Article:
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Nelson Mandela: A life in pictures
Nelson Mandela and his wife Winnie in this undated file picture.
Artist Renée Cox was thrust into the news Friday when the New York Times ran a front-page story on the ire one of her photographic works raised in New York Mayor Rudy Giuliani. He called the work (in which the artist is nude, standing in place of Jesus in a rendition of Leonardo da Vinci’s “The Last Supper”) “disgusting,” “outrageous” and “anti-Catholic” and called for a decency panel to keep such work out of museums that receive public money. Cox said, “Get over it,” and went skiing for the Presidents Day weekend. Salon caught up with her Tuesday at her studio in Brooklyn. She had just come in from teaching her class on fundamentals of photography at New York University.
Have you talked to Giuliani or heard anything new since the front-page New York Times story on Friday?
I haven’t heard anything personally. I heard he might have said some things on TV this weekend but I wasn’t around.
You say your work isn’t about sex. Why isn’t it? You are there, naked, and it’s sexual; it’s not like Botticelli’s Venus.
When I do these images, the sexual element isn’t there for me at all. It’s about the body and the form. It’s not like I have an image there with me and a dildo flying around. People keep trying to put it in this context. The thing is, here in America, it still is a very puritanical state of mind going on and when people of Giuliani’s ilk see something that is nude, somehow they react that it’s obscene. I say you should refer back to Greek antiquities. The Met is full of naked Greek statues and no one is upset about that.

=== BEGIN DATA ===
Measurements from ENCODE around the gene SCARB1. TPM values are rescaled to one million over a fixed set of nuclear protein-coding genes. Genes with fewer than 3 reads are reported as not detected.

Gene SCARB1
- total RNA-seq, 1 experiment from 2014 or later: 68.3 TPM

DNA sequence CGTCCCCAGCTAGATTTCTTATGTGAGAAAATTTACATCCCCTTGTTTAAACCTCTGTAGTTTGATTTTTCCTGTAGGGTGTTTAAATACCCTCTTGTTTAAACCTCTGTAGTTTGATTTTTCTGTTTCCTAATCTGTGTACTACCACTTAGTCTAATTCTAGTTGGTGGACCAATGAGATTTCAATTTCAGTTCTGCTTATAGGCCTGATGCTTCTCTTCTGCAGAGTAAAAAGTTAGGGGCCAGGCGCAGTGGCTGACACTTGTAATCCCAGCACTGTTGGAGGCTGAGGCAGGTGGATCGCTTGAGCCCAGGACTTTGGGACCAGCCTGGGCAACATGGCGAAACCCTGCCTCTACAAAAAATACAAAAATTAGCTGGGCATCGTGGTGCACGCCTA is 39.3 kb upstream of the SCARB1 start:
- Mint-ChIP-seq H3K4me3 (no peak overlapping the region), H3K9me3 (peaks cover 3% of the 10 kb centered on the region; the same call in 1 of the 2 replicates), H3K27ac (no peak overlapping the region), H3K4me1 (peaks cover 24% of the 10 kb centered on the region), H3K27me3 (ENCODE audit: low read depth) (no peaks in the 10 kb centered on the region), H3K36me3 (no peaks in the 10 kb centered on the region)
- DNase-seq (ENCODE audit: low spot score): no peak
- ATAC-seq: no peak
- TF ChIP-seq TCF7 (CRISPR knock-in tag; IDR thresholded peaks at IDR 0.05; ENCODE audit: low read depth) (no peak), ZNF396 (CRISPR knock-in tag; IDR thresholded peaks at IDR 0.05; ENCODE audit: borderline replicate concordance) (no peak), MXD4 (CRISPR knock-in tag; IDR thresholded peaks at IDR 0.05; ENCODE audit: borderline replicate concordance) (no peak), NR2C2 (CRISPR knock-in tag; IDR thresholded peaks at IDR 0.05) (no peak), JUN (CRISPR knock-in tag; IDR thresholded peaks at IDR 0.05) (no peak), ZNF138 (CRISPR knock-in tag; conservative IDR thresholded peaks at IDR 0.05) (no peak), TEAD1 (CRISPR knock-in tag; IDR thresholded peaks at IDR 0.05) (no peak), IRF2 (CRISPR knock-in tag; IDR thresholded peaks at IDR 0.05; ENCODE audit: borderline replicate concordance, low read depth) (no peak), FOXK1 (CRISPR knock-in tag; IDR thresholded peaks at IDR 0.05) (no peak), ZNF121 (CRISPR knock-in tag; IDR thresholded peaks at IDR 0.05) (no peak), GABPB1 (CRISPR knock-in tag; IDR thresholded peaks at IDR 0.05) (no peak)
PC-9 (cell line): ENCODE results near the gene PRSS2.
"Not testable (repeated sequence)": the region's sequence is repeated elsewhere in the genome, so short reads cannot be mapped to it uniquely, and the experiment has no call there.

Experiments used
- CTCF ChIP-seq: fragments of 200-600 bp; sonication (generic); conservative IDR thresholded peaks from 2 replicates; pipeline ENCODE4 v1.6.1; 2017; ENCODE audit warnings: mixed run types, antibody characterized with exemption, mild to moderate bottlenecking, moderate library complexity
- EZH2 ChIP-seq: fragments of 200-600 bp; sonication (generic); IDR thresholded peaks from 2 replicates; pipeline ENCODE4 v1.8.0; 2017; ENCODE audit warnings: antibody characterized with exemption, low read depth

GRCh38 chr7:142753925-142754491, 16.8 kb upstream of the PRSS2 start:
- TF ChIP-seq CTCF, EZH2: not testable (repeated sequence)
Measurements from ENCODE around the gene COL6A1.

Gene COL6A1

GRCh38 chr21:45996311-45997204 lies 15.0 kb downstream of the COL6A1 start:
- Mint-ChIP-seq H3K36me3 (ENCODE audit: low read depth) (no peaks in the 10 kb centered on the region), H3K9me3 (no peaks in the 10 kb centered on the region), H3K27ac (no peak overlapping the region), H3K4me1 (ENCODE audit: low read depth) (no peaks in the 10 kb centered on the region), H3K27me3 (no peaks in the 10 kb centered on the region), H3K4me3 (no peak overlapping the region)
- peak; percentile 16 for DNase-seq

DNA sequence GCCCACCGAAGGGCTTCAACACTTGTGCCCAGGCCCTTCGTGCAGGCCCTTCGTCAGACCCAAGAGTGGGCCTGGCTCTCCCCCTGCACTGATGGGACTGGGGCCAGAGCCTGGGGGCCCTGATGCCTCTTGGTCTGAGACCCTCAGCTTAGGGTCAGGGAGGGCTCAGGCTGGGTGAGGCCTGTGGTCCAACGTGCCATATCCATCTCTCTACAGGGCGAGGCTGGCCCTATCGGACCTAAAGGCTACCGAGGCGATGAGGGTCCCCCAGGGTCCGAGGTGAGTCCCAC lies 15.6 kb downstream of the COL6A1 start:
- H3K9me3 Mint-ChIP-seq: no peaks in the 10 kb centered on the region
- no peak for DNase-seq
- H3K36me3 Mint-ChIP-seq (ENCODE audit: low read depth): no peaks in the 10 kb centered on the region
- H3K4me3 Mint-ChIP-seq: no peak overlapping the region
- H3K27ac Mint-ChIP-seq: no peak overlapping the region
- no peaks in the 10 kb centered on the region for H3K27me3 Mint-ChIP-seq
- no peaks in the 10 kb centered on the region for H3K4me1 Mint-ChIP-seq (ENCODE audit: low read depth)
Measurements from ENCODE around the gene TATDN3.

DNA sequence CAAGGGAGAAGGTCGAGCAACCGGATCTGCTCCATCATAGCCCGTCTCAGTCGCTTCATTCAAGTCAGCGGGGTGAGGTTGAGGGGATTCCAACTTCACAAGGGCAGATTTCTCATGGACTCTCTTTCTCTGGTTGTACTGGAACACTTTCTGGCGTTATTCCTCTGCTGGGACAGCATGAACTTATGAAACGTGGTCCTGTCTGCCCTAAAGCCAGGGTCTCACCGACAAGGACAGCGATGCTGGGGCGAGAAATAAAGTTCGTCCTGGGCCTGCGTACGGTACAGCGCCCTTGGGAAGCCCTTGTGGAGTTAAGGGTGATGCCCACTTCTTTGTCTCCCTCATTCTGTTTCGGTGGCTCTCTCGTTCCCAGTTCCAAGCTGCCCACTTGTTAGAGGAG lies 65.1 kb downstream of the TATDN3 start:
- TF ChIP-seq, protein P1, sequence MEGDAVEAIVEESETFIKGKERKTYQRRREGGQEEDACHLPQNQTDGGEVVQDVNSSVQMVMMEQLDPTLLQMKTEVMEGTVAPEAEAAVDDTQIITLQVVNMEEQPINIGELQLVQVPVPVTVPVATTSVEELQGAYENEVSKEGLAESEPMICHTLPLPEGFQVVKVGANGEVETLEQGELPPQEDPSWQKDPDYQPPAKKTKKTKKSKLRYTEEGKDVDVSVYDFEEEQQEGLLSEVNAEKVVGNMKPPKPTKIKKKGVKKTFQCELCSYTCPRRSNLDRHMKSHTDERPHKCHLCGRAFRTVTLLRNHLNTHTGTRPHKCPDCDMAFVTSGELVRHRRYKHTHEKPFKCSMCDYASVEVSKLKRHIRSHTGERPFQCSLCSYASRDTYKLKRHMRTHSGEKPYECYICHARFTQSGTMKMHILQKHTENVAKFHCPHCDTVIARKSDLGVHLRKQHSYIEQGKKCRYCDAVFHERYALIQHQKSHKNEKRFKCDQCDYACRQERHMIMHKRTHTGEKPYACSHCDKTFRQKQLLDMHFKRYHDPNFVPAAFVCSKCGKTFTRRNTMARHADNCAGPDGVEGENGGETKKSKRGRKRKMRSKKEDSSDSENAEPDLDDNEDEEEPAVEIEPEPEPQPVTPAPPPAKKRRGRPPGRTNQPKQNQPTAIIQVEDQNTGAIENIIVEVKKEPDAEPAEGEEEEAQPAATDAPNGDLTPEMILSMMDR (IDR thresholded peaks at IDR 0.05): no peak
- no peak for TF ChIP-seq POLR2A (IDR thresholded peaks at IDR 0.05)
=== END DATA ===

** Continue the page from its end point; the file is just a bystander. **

It’s 2001 and we should be able to push past this. I don’t see the big deal. I lived in France and this kind of thing is not a problem. Here, they keep saying it’s obscene … maybe because it’s a black female body. We are all created in the likeness of God; there shouldn’t be any problem with anyone presenting themselves as such. The hoopla and the fury are because I’m a black female. It’s ironic that Chris Ofili [whose work "The Holy Virgin Mary" was attacked by Giuliani last year when it was shown at the Brooklyn Museum of Art] and I are both of African descent … It’s about me having nothing to hide. For me to represent myself in the nude is the purest way of doing things.
Giuliani is not saying it’s obscene as much as he’s saying it’s anti-Catholic.
I don’t know what they’re talking about, anti-Catholic. I grew up Catholic and I feel that as a Catholic and having been put through that, I have the right to critique it. It has nothing to do with being anti-anything. All my art is very personal — it comes from a personal place. And this piece ["Yo Mama's Last Supper"] is from a much larger body of work called “Flipping the Script” that includes the Pietà, Adam and Eve and [Michelangelo's] David.
But it’s not just any body. It’s your very good-looking, sexy body.
I use myself to avoid the exploitation issue. I would be hard pressed to say to you that this body of work is sexual. The next body of work is sexual. It deals with female fantasy and desire and how that ties into family.